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NIH grant supports the next generation of nurse scientists

As a clinical nurse in a pediatrics unit, Christine Feeley PhD RN couldn't help but notice the time and energy that mothers devoted to caring for their chronically ill children. Her observation raised compelling questions in her nursing practice. How does having a chronically ill child affect maternal caregivers' ability to juggle multiple responsibilities? And how does their caregiver role affect their health, especially quality and duration of sleep?

To answer those questions, Feeley earned a doctorate in nursing at the University of Alabama at Birmingham. In her dissertation, she looked at sleep quality, stress, caregiver burden, and quality of life in mothers whose children have bronchopulmonary dysplasia (BPD).

"I found that maternal caregivers of young children with BPD were reporting about four to five hours of sleep a night and had elevated stress and caregiver burden levels," says Feeley. "After I graduated with my PhD, I wanted to continue in this area, which brought me to Emory.

This past fall, Feeley was one of three nursing scholars benefitting from a $1.5 million training grant awarded by the National Institutes of Health (NIH). It is one of 17 such grants awarded by NIH to nursing schools across the nation. During the next five years, the School of Nursing will train a total of 17 predoctoral students and postdoctoral fellows to improve outcomes for patients with chronic illness.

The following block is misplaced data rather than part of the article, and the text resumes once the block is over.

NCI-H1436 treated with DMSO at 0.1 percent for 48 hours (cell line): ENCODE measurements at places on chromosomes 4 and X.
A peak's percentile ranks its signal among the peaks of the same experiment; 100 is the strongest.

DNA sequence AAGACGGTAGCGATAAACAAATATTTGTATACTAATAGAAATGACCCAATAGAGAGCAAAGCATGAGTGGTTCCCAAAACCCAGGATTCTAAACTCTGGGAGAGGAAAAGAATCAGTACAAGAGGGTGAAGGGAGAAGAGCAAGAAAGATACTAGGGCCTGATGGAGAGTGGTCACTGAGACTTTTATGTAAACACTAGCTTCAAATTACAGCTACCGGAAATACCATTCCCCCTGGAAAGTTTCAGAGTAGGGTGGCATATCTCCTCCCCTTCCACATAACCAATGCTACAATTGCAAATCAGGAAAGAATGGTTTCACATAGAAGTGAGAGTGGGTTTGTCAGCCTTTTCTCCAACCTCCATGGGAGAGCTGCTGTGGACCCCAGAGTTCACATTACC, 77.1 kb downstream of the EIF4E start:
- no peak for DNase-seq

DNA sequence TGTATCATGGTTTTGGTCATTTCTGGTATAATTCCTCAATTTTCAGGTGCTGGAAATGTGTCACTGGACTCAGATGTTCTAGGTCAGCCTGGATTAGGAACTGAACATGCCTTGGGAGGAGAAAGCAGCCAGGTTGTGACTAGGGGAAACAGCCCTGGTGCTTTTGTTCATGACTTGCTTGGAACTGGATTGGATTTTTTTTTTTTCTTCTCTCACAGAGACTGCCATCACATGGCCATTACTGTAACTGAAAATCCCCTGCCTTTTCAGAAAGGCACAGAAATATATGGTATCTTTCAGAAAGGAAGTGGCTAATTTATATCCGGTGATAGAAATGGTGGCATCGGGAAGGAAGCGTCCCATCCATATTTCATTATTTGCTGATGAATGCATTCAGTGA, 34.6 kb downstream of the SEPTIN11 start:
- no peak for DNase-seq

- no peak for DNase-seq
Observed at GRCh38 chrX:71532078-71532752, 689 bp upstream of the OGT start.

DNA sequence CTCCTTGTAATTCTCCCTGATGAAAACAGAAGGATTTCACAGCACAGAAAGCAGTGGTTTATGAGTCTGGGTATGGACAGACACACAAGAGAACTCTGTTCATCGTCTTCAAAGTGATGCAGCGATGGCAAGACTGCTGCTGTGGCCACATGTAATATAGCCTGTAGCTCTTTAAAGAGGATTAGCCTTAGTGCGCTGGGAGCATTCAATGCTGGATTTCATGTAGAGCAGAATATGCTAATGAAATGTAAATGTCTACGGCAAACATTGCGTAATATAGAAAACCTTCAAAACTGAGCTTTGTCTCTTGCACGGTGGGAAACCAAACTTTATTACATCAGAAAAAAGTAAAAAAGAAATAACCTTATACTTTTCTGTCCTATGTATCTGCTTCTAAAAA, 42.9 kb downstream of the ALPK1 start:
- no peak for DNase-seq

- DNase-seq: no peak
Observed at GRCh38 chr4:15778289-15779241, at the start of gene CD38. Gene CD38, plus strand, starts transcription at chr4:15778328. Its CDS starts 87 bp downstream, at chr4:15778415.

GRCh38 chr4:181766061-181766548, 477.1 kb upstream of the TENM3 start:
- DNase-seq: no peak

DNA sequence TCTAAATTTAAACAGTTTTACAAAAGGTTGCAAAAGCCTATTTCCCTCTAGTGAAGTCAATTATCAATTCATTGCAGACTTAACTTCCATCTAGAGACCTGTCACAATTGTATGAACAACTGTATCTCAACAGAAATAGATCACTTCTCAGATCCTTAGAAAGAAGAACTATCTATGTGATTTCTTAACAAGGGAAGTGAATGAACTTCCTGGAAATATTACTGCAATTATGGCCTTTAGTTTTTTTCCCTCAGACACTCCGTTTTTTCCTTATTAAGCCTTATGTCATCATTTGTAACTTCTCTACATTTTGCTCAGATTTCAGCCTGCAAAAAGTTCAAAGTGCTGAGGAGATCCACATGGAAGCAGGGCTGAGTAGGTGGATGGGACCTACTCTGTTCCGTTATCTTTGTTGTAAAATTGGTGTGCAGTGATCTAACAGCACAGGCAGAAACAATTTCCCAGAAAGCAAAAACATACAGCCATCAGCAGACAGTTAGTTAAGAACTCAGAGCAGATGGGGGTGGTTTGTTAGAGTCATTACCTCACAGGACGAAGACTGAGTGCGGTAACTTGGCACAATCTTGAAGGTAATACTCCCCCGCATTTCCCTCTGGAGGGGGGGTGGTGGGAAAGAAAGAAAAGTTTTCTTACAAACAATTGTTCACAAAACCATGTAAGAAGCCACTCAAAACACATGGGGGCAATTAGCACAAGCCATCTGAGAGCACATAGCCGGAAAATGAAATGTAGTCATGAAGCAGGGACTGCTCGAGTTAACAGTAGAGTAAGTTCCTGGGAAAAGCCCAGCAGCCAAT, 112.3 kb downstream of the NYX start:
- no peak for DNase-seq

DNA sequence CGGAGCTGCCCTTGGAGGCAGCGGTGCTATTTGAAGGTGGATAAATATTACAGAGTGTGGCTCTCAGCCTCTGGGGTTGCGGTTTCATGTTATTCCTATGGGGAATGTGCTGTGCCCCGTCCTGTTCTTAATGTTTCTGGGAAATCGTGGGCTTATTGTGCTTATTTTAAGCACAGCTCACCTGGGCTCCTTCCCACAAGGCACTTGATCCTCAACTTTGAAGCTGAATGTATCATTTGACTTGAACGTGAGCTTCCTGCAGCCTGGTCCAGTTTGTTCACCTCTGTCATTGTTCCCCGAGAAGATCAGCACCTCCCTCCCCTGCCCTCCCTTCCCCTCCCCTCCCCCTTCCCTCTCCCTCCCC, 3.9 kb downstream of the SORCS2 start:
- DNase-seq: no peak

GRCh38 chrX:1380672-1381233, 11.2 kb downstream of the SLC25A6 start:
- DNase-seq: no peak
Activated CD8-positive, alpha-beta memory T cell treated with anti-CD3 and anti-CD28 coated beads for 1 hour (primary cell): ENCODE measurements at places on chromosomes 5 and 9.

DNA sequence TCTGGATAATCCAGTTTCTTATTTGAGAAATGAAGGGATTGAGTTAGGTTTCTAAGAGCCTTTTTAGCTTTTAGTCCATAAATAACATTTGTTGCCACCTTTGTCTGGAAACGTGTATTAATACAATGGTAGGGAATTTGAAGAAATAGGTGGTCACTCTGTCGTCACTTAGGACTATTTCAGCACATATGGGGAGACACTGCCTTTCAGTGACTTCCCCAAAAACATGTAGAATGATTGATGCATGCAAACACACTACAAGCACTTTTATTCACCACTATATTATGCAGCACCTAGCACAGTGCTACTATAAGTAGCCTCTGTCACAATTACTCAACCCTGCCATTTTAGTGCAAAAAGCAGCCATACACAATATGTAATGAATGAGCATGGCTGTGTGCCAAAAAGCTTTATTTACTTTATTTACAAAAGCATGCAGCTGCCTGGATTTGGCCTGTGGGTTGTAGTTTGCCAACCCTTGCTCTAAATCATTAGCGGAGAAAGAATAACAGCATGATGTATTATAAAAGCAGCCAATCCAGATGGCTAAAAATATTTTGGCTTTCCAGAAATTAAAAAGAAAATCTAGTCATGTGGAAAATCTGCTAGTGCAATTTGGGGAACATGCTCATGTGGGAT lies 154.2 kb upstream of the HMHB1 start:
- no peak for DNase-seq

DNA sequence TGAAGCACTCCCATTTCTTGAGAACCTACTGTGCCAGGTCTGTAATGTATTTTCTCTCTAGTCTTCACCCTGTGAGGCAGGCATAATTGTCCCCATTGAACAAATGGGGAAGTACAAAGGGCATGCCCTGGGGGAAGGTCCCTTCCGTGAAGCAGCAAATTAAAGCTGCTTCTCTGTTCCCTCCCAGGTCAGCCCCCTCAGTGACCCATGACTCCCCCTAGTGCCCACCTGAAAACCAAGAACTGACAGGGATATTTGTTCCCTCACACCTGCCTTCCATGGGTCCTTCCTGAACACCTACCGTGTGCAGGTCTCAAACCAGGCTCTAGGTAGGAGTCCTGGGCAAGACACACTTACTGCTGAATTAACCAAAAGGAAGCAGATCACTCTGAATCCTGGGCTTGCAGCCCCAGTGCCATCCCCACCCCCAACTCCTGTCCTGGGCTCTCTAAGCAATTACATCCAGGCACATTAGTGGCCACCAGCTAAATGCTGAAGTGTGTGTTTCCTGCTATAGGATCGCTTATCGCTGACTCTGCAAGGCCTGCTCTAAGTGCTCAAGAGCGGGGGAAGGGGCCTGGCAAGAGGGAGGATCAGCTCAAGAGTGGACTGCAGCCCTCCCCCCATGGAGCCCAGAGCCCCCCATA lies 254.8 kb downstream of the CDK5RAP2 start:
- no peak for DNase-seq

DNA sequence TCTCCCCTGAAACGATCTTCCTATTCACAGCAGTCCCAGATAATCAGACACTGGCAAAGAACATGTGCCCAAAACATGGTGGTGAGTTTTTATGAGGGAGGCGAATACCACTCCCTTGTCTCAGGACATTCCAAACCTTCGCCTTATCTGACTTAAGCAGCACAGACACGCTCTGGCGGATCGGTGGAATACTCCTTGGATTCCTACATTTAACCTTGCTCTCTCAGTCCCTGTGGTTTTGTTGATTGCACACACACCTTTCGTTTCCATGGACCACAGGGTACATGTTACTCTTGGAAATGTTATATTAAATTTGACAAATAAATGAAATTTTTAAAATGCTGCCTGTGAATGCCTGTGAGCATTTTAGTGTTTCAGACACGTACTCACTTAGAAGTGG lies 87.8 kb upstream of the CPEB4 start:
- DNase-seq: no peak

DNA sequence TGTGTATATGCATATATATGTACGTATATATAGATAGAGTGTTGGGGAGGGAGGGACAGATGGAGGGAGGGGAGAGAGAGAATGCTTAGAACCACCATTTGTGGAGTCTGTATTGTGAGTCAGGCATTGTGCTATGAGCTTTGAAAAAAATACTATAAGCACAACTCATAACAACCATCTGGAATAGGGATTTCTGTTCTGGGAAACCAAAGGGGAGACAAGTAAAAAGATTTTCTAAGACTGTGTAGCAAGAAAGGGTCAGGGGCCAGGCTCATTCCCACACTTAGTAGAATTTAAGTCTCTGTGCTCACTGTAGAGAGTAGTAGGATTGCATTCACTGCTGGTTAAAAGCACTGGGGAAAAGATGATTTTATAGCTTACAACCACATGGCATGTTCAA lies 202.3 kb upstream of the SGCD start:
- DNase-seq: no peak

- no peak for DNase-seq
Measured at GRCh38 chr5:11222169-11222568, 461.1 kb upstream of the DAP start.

The need for such training is vital. According to the Centers for Disease Control and Prevention, chronic disease causes seven out of every 10 U.S. deaths. "We want to prepare nurse scientists to engage with individuals, families, health care providers, and communities to design and test interventions that lead to better outcomes," says Sandra Dunbar DSN RN FAAN FAHA, Charles Howard Candler Professor of Cardiovascular Nursing and grant codirector.

Emory nursing scholars will study chronic conditions by surveying the various markers of disease and examining the cost-effectiveness of interventions. A key goal is strengthening patient self-management to encourage healthy behaviors and adherence to complex regimens to control disease.

The NIH grant also serves as a nexus for bringing researchers together around a common interest. Scholars will interact with faculty from the School of Medicine, Rollins School of Public Health, Yerkes National Primate Research Center, and Emory College as well as the School of Nursing.

"We selected chronic disease as our training focus because of the depth of our faculty research in this area of study," says Dunbar.  "Intervention research represents an important area of growth for the school. We are building on what we have observed about different clinical problems by developing innovative ways to address them.

"The first scholars are now paired with their faculty mentors. Brittany Butts, a BSN to PhD student in her first year of doctoral study, is working with Dunbar to reduce inappropriate use of emergency rooms by patients with chronic illness. Nancy McCabe, a BSN to PhD student in her third doctoral year, is looking at self-management of behaviors in adults diagnosed with congenital heart disease as children, guided by Dunbar and Carolyn Reilly 94MN PhD RN FAHA. Feeley is furthering her BPD study in collaboration with Ann Rogers PhD RN FAAN.

In time, the new scholars will help elevate nursing science in ways that are meaningful to patients and their families.

As Feeley notes, "By looking at sleep in maternal caregivers, especially measures of sleep that go beyond paper and pencil questionnaires, I hope to determine what is influencing their sleep the most so that we can develop and test ways they can maintain good health as they care for their children."

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